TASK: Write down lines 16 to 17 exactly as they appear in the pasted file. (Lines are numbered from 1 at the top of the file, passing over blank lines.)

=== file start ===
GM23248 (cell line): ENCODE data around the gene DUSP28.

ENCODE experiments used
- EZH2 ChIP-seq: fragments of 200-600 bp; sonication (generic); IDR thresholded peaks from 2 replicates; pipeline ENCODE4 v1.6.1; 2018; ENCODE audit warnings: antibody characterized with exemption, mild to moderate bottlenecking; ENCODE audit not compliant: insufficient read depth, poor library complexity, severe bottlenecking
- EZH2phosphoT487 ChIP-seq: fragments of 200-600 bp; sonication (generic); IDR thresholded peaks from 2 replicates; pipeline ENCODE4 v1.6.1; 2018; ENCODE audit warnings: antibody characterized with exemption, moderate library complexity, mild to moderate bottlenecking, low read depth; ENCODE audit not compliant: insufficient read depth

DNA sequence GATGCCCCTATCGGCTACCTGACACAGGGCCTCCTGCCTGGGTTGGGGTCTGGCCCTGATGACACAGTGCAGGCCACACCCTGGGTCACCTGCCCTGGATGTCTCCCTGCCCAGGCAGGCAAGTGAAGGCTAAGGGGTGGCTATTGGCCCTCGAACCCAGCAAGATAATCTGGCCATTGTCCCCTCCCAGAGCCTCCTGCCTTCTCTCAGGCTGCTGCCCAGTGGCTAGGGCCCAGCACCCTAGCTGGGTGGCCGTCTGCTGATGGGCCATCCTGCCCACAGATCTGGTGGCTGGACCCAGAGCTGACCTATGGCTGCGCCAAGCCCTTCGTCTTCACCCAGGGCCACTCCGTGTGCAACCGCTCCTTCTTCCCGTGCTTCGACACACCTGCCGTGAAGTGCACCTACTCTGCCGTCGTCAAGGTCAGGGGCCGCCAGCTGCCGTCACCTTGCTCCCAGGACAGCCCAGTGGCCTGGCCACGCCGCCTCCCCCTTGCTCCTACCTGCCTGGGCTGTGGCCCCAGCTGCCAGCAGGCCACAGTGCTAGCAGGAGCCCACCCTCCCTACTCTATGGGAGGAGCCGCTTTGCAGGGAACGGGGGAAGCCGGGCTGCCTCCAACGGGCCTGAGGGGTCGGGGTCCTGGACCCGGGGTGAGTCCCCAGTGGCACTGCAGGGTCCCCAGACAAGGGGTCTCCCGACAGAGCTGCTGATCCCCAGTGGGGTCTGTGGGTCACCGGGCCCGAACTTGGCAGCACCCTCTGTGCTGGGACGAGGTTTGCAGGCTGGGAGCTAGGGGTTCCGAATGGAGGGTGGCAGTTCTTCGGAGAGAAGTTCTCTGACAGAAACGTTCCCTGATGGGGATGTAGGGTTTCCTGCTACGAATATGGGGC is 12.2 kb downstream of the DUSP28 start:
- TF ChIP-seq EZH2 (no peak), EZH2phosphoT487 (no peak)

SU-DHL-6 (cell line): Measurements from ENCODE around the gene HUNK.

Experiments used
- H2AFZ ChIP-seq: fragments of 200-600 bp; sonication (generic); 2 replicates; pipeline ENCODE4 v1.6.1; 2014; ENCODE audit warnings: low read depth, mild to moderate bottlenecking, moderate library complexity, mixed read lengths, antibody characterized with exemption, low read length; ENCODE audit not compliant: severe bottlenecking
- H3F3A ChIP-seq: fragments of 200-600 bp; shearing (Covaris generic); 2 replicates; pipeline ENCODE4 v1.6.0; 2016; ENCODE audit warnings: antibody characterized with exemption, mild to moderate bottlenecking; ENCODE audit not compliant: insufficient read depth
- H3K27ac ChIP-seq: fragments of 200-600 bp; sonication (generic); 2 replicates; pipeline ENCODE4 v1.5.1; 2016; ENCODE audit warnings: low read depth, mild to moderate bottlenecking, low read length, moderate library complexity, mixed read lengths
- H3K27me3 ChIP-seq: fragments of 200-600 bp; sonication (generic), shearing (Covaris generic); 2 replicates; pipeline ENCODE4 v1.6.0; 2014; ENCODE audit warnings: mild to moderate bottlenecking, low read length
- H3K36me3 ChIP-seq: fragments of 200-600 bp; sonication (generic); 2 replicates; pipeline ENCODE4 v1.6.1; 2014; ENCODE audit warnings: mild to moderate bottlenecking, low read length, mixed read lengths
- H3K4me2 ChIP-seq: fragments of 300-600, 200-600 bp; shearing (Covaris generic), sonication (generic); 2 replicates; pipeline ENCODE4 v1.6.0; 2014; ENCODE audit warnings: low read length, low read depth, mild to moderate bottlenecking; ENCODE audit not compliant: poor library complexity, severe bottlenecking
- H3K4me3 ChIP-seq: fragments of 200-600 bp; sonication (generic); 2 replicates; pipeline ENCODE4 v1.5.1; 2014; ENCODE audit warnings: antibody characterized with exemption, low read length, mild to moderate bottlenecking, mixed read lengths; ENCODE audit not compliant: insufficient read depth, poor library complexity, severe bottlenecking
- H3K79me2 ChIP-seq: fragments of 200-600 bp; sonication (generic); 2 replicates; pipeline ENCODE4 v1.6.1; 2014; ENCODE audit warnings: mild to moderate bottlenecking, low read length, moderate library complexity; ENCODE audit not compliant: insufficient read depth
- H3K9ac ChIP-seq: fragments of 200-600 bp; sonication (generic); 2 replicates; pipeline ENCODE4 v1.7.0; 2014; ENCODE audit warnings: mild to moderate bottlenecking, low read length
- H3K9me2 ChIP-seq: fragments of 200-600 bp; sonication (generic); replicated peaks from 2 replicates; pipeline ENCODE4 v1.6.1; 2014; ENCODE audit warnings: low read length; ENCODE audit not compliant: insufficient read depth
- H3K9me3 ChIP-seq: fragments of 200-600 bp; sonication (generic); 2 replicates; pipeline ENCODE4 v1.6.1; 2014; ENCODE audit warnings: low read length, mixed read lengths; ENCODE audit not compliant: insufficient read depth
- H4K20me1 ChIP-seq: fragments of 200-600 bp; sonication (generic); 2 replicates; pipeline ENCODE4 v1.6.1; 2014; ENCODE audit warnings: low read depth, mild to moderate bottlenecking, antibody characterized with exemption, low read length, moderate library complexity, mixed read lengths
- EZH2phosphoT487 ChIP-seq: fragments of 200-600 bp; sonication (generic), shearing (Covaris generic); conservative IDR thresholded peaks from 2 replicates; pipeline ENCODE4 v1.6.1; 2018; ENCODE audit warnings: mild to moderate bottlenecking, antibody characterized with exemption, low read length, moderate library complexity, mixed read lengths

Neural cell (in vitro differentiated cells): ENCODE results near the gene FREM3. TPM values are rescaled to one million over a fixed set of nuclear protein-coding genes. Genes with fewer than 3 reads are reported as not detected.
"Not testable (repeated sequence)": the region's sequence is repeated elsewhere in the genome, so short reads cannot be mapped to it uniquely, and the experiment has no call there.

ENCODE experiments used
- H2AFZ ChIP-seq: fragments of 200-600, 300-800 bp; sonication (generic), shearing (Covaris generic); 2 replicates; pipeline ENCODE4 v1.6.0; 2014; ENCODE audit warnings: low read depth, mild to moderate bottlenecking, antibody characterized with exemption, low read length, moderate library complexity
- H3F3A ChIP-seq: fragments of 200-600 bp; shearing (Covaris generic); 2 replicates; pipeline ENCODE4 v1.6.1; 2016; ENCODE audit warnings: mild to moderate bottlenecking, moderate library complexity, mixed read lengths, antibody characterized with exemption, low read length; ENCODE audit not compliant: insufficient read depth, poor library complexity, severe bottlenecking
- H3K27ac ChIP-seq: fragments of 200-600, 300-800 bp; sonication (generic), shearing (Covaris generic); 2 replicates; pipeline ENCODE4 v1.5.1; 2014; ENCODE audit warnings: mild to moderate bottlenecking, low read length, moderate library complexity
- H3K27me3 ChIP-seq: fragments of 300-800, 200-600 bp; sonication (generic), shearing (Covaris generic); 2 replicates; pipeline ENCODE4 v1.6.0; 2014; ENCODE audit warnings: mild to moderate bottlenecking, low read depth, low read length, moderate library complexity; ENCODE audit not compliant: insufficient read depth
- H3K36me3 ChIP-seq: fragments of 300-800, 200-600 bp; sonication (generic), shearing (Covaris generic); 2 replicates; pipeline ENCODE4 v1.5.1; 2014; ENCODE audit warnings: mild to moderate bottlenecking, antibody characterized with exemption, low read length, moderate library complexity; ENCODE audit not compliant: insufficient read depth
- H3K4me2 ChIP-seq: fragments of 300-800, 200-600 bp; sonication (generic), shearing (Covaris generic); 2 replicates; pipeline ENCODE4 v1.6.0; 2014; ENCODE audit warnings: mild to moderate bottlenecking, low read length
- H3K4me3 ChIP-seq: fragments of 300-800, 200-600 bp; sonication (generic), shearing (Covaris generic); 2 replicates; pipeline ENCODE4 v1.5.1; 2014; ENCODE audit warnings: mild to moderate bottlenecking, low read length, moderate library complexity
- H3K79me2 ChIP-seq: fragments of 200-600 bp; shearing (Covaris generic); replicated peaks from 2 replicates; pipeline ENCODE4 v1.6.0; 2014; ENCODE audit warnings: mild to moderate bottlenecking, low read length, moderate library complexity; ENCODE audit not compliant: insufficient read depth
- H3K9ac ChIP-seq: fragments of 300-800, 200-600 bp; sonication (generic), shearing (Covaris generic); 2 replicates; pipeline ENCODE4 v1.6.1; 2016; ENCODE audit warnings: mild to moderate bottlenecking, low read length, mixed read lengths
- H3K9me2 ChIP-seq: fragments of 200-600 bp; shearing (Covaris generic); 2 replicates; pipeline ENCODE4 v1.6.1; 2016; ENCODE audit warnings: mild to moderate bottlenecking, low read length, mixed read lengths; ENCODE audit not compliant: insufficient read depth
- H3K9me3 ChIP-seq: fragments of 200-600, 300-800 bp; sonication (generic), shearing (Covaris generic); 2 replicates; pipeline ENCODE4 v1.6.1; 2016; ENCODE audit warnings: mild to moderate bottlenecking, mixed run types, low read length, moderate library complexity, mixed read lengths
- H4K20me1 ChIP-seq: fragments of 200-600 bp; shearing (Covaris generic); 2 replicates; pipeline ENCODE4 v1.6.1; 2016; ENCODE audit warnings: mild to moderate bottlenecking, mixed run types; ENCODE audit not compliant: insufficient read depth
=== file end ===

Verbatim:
- H3K79me2 ChIP-seq: fragments of 200-600 bp; sonication (generic); 2 replicates; pipeline ENCODE4 v1.6.1; 2014; ENCODE audit warnings: mild to moderate bottlenecking, low read length, moderate library complexity; ENCODE audit not compliant: insufficient read depth
- H3K9ac ChIP-seq: fragments of 200-600 bp; sonication (generic); 2 replicates; pipeline ENCODE4 v1.7.0; 2014; ENCODE audit warnings: mild to moderate bottlenecking, low read length